Zen is interesting as a Buddhist doctrine which (apparently) strove to separate students from attachment to ritual, idolatry and dogma. Which is an admirable goal, though certainly this has led a number of modern Buddhists to disassociate themselves with traditional Buddhist ritual. But the reason I like this “Zen idea,” and surely it has appeared in other religions and sects, is because it reminds us that a religion is just another filter imposed on top of our perceptions. It is another layer of complexity preventing many from seeing reality as it is.

Perhaps many people need religions or ethical philosophies which they can put their efforts into and thus use to achieve a more lucid or painless awareness of the life experience. This I can understand. But many people think religion is some kind of Masonic lodge that can be worked through, or something that has increasing levels of awareness. But the levels of awareness actually work in reverse, stripping one of levels of mental complexity.

Not that a person should no longer think. It’s just that thinking has more to do with the ego’s desire to entertain itself. Thinking is a little fantasy or pleasure we create for ourselves, a ripple of insecurity against the threat of something we don’t want to look at. It’s all very flowery and nice, but ultimately it means very little in terms of actual awareness.

A naturally talented artist or musician or fighter or businessman is able to see things in their fields of ability as they actually are. This is what makes them experts — their amazing ability to see things as they actually exist. But it is not an adult-like, profound, learned expertise. It is seeing the potential of things before they take place, seeing them arise and pass away before they actually do. It is the most unpeeled layer of the mind. I would like to extend this “natural vision” or ability to the root of existence, revealing what things originally are.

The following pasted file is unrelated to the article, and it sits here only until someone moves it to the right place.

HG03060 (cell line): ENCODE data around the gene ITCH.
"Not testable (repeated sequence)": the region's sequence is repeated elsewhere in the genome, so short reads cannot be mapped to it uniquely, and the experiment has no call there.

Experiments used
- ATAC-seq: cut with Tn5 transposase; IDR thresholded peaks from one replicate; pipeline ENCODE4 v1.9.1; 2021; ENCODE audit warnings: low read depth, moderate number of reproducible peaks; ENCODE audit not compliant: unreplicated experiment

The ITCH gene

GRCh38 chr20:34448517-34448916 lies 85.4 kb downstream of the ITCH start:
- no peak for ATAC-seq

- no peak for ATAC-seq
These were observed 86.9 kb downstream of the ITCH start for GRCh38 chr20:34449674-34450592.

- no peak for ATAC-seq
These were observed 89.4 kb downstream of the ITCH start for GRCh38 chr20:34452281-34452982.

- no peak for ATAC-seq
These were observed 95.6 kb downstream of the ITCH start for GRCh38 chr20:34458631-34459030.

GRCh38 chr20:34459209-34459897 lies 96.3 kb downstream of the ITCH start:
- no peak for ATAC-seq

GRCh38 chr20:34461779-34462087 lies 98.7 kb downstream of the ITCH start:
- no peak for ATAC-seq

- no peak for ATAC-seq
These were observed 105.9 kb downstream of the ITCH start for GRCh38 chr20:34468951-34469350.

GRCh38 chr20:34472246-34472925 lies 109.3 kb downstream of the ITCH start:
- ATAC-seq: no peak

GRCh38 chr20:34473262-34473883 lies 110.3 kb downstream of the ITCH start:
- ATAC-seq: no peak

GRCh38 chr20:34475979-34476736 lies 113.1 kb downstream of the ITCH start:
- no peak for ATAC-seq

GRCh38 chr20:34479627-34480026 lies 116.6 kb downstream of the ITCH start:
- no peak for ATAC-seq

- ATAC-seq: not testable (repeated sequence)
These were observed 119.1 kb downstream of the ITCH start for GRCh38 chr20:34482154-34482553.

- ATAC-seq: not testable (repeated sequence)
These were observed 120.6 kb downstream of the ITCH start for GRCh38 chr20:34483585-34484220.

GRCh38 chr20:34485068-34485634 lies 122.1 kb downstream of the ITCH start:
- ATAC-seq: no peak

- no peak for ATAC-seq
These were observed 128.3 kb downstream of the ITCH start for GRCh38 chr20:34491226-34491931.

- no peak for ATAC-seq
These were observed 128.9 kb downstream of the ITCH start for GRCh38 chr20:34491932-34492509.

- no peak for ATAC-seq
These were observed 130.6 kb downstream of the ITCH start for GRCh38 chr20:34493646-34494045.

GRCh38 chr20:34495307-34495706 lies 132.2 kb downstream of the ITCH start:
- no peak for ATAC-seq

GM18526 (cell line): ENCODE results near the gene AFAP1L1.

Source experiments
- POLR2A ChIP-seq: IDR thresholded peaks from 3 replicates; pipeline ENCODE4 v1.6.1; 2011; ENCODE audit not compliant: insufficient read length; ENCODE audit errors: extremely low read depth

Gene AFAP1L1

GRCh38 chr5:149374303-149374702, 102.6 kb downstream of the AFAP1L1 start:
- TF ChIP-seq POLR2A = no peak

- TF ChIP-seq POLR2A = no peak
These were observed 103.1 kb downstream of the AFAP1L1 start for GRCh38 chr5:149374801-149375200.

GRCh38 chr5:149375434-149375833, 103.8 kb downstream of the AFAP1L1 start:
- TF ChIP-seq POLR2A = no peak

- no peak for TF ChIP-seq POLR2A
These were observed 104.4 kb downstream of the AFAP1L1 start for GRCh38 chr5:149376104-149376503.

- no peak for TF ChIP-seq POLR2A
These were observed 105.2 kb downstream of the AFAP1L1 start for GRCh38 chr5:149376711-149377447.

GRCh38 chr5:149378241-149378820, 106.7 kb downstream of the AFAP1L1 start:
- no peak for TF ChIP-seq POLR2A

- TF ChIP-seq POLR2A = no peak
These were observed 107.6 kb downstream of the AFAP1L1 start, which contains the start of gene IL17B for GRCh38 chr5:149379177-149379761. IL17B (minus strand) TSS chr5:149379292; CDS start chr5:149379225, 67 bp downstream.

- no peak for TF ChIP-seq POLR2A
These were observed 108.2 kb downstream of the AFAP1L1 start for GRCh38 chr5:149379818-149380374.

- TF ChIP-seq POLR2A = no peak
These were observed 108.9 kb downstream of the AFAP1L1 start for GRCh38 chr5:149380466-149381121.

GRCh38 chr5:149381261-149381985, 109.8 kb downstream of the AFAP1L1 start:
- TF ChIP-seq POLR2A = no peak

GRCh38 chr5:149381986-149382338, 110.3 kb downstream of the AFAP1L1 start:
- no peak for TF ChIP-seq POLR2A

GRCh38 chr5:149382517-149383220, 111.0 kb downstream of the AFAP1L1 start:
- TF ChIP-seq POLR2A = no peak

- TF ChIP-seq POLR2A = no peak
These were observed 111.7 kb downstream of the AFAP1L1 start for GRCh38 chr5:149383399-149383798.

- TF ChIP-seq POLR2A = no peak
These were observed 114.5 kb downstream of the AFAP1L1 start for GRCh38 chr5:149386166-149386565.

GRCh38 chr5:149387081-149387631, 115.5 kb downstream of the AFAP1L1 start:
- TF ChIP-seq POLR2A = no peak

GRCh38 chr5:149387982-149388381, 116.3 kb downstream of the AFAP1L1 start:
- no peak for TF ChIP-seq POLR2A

Summer Grass

Posted in Asceticism, Beauty, Buddhism, death, Fighting, martial arts, Monasticism, Poetry, Reality Bites, Religion, The Arts, Ultimate Reality, Wizard Quotes with tags , , , , , , , on October 17, 2008 by wizardsmoke

A good Basho poem, one which Hatsumi is prone to quote (or have translated), goes:

The summer’s grass
all that’s left
of the warriors’ dreams

Which I kind of like. ‘Coz so many people are obsessed with violence and combat to the extent that it holds them back from upward social mobility. And then some people are so obsessed with power that they forget about the world around them. Strange that it is so hard to actually live in the world as it is, even though that’s all we can do.

Like the good quote on Whiskey River the other day:

In the tea ceremony, the expression “once in a lifetime, this one encounter” is often used. The usual way this is interpreted is “a one-and-only encounter.” In Zen, though, we interpret this expression in the following way: In the course of our lifetime, there is one person we must meet. No matter through which grasslands we may walk or which mountains we may climb, we must meet this person. This person is in this world. Who is this person? It is the true self. You must meet the true self. As long as you don’t, it will not be possible to be truly satisfied in the depths of your heart. You will never lose the sense that something is lacking. Nor will you be able to clarify the way things are.

This is the objective of life as well as of the teaching of Buddhism – to meet yourself. –Sekkei Harada

But you know… the quote would have really blown my mind had one line been slightly different: “This person is this world.”